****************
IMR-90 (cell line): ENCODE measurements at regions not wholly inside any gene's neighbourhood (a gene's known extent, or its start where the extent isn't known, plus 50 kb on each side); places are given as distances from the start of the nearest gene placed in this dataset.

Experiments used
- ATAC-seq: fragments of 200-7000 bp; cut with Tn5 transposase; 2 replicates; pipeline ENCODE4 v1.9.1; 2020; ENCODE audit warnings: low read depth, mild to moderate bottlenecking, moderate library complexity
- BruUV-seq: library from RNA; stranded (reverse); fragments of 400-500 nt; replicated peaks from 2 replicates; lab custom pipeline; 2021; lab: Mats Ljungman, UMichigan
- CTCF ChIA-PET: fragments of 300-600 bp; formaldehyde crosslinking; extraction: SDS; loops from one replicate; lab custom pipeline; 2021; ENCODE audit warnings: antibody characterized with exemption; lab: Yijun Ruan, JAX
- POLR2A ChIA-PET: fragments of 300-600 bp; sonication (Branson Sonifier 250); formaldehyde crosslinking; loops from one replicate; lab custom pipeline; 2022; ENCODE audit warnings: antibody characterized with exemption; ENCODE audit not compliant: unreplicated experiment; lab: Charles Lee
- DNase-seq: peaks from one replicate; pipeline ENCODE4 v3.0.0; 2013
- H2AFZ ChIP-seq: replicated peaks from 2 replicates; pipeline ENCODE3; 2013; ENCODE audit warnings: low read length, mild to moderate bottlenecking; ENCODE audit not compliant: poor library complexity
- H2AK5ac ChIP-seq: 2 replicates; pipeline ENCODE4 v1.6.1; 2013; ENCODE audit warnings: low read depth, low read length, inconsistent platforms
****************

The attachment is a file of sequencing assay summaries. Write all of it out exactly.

IMR-90 (cell line): ENCODE measurements at regions not wholly inside any gene's neighbourhood (a gene's known extent, or its start where the extent isn't known, plus 50 kb on each side); places are given as distances from the start of the nearest gene placed in this dataset.

Experiments used
- ATAC-seq: fragments of 200-7000 bp; cut with Tn5 transposase; 2 replicates; pipeline ENCODE4 v1.9.1; 2020; ENCODE audit warnings: low read depth, mild to moderate bottlenecking, moderate library complexity
- BruUV-seq: library from RNA; stranded (reverse); fragments of 400-500 nt; replicated peaks from 2 replicates; lab custom pipeline; 2021; lab: Mats Ljungman, UMichigan
- CTCF ChIA-PET: fragments of 300-600 bp; formaldehyde crosslinking; extraction: SDS; loops from one replicate; lab custom pipeline; 2021; ENCODE audit warnings: antibody characterized with exemption; lab: Yijun Ruan, JAX
- POLR2A ChIA-PET: fragments of 300-600 bp; sonication (Branson Sonifier 250); formaldehyde crosslinking; loops from one replicate; lab custom pipeline; 2022; ENCODE audit warnings: antibody characterized with exemption; ENCODE audit not compliant: unreplicated experiment; lab: Charles Lee
- DNase-seq: peaks from one replicate; pipeline ENCODE4 v3.0.0; 2013
- H2AFZ ChIP-seq: replicated peaks from 2 replicates; pipeline ENCODE3; 2013; ENCODE audit warnings: low read length, mild to moderate bottlenecking; ENCODE audit not compliant: poor library complexity
- H2AK5ac ChIP-seq: 2 replicates; pipeline ENCODE4 v1.6.1; 2013; ENCODE audit warnings: low read depth, low read length, inconsistent platforms